Cobus Visser was a South African actor, voice artist and translator who has acted in numerous theatre productions, feature films and television series.
He was born in 1949 and completed his school career in Upington in the Northern Cape. He completed his drama training at the University of Pretoria and was a member of Performing Arts Councils in Bloemfontein and Pretoria in the 1970s.
In 1976 he joined the SABC as a freelance translator, sync translator, dubbing director and actor.
During these years he attended master classes in Los Angeles at the renowned Lee Strasberg Method School of Acting on several occasions with actors such as Al Pacino and Shelly Winters as guest lecturers.
Several study tours followed in places like England and Germany, the latter under the guidance of friend and teacher Professor Wolfgang von Stas, who was attached to the University of Koblenz and later Saarbrücken.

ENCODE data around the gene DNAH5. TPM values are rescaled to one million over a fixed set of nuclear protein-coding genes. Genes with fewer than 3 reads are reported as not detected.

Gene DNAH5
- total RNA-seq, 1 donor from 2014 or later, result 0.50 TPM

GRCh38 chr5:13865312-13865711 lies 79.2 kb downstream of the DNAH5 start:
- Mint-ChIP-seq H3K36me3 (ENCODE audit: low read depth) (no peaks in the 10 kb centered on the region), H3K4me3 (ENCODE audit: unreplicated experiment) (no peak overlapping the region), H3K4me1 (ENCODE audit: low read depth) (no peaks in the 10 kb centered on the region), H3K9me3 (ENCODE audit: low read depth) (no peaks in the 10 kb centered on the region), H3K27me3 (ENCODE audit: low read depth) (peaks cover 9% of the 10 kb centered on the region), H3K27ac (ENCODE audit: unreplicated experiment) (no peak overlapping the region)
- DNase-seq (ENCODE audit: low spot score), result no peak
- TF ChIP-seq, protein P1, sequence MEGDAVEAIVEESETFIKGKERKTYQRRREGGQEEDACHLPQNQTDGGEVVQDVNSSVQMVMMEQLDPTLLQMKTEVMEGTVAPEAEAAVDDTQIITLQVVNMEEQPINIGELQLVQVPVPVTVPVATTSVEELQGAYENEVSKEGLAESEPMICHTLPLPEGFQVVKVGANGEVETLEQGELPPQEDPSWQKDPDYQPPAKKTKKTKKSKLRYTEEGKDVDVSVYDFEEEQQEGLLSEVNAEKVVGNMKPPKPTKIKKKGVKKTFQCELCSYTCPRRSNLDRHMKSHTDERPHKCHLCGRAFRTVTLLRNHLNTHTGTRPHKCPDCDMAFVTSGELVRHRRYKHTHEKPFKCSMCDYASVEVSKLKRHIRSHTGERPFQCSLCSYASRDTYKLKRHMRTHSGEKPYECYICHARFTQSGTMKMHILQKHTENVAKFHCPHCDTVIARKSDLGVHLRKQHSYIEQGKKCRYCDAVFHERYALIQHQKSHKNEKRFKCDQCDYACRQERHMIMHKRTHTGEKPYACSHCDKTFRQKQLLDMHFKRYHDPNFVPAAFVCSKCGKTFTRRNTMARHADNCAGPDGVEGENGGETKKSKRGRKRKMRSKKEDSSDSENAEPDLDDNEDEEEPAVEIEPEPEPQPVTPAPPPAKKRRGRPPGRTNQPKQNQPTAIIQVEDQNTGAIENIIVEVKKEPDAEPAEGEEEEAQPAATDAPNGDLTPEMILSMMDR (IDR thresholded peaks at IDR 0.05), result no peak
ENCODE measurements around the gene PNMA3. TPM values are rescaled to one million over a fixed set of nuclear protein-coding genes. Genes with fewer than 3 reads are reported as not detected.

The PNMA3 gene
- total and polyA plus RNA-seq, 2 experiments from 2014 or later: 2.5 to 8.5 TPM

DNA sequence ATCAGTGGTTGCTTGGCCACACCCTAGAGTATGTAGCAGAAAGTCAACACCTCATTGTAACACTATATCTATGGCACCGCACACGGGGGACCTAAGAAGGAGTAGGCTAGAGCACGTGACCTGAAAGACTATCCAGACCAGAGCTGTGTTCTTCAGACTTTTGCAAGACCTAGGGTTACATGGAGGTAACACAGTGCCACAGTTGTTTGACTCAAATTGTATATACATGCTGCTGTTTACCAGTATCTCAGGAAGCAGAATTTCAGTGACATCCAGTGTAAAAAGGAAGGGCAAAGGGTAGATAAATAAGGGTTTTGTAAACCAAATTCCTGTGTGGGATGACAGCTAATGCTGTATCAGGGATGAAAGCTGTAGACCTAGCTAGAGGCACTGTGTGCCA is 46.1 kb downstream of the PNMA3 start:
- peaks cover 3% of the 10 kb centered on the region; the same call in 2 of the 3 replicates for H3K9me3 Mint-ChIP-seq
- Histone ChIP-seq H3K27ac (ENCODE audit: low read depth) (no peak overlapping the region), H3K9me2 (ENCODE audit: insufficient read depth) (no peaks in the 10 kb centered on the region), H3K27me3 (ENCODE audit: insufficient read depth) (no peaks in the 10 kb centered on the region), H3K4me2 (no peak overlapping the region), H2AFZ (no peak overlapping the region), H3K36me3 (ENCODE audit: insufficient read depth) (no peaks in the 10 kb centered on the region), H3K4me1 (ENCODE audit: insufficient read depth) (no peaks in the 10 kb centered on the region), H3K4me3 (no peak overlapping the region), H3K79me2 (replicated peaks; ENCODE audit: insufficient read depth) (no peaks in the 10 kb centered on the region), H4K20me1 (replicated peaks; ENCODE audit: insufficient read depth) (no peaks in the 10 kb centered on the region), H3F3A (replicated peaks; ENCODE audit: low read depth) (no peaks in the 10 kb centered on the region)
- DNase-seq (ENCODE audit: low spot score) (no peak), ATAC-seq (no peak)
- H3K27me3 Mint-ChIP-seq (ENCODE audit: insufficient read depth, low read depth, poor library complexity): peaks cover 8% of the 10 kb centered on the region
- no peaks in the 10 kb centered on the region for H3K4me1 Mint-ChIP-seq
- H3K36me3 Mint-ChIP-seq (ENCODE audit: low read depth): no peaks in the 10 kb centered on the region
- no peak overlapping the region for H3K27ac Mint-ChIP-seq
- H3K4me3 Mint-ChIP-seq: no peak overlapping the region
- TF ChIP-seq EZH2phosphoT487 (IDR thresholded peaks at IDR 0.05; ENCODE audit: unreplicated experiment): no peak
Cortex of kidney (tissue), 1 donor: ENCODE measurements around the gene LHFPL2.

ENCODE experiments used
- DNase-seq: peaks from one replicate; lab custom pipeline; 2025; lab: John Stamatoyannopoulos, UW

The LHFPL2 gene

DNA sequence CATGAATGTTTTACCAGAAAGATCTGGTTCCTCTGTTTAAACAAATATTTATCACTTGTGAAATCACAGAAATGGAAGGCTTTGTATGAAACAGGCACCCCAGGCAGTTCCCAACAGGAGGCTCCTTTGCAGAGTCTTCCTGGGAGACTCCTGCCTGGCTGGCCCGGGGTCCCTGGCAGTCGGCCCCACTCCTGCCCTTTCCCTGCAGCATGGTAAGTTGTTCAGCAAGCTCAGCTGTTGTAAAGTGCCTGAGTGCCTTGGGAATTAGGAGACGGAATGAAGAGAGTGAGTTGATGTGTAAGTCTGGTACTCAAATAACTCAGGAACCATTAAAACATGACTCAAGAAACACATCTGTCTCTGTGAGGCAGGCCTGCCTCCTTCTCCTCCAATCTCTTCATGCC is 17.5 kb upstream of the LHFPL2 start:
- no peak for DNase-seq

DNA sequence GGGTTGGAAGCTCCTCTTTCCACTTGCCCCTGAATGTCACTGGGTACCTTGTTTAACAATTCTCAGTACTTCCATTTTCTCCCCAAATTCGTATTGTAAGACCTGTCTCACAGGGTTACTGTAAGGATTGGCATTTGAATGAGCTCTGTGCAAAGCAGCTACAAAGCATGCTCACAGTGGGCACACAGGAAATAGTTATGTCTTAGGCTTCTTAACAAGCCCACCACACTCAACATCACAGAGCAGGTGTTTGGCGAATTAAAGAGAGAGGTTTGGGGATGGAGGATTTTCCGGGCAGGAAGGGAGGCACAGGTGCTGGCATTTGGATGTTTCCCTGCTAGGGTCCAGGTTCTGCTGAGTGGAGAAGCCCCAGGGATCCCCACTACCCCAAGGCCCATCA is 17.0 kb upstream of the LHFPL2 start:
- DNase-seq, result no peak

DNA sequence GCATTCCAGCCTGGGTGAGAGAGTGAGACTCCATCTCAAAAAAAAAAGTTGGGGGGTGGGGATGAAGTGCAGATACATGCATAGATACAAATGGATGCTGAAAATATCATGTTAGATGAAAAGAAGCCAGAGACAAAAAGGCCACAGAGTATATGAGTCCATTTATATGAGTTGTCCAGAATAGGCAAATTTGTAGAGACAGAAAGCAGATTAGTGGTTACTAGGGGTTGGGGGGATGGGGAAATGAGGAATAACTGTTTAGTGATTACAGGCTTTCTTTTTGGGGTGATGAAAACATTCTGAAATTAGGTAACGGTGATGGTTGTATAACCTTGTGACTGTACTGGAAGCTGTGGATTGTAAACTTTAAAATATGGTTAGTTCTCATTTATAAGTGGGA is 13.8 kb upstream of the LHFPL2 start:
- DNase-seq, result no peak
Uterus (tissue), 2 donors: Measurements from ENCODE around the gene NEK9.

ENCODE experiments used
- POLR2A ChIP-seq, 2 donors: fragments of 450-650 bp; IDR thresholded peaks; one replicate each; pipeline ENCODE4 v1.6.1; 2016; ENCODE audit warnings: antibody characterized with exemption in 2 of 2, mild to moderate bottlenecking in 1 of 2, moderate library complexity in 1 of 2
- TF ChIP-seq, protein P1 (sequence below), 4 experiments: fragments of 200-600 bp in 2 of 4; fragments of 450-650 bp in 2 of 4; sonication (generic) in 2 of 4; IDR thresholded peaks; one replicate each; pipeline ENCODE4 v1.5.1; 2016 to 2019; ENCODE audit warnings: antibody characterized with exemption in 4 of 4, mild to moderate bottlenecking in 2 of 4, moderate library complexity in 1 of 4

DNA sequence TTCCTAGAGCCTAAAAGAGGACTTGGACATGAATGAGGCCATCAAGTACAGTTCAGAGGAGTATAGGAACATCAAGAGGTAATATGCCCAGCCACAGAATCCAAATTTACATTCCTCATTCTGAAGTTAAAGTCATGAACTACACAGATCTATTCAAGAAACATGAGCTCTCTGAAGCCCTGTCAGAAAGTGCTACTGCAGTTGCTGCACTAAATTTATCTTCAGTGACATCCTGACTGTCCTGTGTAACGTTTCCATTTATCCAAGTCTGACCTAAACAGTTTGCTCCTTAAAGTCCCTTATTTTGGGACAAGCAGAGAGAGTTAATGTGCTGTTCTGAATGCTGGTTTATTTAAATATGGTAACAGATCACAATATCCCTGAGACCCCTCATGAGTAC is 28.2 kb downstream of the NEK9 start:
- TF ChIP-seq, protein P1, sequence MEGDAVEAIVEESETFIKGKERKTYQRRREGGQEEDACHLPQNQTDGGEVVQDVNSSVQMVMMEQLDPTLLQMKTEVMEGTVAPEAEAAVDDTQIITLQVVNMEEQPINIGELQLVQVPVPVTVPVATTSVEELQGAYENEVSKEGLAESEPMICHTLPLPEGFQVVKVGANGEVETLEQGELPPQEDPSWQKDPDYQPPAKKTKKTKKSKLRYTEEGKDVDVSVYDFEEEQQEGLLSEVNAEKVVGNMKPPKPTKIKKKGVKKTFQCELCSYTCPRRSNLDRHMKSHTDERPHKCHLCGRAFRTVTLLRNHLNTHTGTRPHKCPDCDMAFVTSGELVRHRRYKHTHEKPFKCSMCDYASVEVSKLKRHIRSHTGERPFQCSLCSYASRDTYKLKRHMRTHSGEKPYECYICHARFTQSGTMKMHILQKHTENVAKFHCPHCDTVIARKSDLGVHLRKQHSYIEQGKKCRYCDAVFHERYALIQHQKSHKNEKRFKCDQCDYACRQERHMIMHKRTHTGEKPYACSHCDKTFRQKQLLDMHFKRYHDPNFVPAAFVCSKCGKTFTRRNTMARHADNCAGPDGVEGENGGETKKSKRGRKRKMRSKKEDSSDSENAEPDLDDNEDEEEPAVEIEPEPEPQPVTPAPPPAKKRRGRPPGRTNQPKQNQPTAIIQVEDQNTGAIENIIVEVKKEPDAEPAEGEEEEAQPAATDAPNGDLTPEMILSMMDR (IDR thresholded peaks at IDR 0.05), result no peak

Stage highlights since 1975 include The Rainmaker, Bobaas van de Boendoe (André P Brink), Hamlet, Plaston DNS child (P.G. du Plessis) and many more.
He also acted in films such as Die Square, Fiela se Kind, Die Storie van Klara Viljee, Promised Land, Oh Schuks ... I'm Gatvol!, Vaatjie Sien sy Gat, Hond se Dinges, Stoute Boudjies, Platteland, Die Ballade van Robbie de Wee, Agent 2000: Die Laksman and Die Rebellie van Lafras Verwey.
Cobus acted in numerous television series, including Die Avonture van Joachim Verwey, Onder Draai die Duiwel Rond, Die Vierde Kabinet, Sterk Skemer, Amalia, Dryfsand, Die Uwe Pottie Potgieter, Moeggeploeg, Molly & Wors, Vetkoek Paleis, Swartwater, The Docket and Huis Lelieveld.
He also acted in a number of soap operas including Generations, 7de Laan, Villa Rosa, Egoli: Place of Gold, Ashes to Ashes and Binnelanders.
He spent several years as a writer for soapies such as Egoli and Villa Rosa.
Cobus was also known for his vocal work on numerous soundtracks, and did a lot of translation work for television programs and films, mostly from English and German to Afrikaans.
He died on Monday 28 October, 2019, of heart failure. He was 70.